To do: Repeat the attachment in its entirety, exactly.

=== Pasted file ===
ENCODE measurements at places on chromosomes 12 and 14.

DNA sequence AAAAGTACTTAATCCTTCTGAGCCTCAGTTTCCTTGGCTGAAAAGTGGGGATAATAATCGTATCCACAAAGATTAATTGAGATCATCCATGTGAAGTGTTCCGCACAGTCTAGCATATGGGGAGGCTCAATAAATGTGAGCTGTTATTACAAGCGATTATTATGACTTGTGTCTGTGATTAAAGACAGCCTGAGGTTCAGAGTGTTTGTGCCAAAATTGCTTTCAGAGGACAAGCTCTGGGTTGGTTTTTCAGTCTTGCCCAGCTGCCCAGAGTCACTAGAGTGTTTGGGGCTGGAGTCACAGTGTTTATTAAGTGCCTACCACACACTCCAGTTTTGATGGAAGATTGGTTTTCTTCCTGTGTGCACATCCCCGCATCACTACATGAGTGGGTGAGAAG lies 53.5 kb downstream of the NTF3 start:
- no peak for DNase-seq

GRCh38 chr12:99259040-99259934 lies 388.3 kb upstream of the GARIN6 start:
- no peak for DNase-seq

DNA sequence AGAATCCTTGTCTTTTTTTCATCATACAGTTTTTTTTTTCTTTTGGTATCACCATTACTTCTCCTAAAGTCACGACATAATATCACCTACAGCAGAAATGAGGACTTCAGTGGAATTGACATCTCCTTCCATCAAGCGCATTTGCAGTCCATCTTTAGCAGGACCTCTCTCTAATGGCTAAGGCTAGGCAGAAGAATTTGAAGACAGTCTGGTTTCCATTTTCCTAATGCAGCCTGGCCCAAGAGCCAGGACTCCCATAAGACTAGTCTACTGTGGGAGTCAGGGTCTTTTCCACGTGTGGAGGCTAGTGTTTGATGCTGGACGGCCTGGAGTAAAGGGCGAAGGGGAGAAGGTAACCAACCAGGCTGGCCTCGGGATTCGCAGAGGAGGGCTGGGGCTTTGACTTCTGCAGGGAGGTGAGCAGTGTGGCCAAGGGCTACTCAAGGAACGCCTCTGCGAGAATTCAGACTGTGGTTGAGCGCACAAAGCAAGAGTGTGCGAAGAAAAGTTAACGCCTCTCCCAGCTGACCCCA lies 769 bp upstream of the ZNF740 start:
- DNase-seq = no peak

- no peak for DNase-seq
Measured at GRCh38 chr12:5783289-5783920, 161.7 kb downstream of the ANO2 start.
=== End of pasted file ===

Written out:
ENCODE measurements at places on chromosomes 12 and 14.

DNA sequence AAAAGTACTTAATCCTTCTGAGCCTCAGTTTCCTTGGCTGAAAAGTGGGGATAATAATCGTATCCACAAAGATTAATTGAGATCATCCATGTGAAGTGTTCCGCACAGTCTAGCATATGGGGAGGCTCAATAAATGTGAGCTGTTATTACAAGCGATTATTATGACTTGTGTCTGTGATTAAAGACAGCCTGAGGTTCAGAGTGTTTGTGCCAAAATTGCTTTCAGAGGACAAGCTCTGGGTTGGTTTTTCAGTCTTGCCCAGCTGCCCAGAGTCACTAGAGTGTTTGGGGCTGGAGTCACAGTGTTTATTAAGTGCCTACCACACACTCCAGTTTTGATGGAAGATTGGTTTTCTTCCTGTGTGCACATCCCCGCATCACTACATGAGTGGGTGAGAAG lies 53.5 kb downstream of the NTF3 start:
- no peak for DNase-seq

GRCh38 chr12:99259040-99259934 lies 388.3 kb upstream of the GARIN6 start:
- no peak for DNase-seq

DNA sequence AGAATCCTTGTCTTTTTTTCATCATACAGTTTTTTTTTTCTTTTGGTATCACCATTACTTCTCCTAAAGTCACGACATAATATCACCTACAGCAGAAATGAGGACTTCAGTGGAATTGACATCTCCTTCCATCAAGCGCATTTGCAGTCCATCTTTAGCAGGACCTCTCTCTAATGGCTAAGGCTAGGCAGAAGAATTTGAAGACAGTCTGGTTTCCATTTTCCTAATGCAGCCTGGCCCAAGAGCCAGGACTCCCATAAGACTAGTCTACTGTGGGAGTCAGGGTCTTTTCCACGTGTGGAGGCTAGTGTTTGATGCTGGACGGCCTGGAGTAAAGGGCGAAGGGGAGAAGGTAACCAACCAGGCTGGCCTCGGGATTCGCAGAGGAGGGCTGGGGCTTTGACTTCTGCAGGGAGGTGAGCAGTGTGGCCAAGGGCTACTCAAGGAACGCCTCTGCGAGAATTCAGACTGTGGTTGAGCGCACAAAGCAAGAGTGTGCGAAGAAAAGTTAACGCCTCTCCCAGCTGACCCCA lies 769 bp upstream of the ZNF740 start:
- DNase-seq = no peak

- no peak for DNase-seq
Measured at GRCh38 chr12:5783289-5783920, 161.7 kb downstream of the ANO2 start.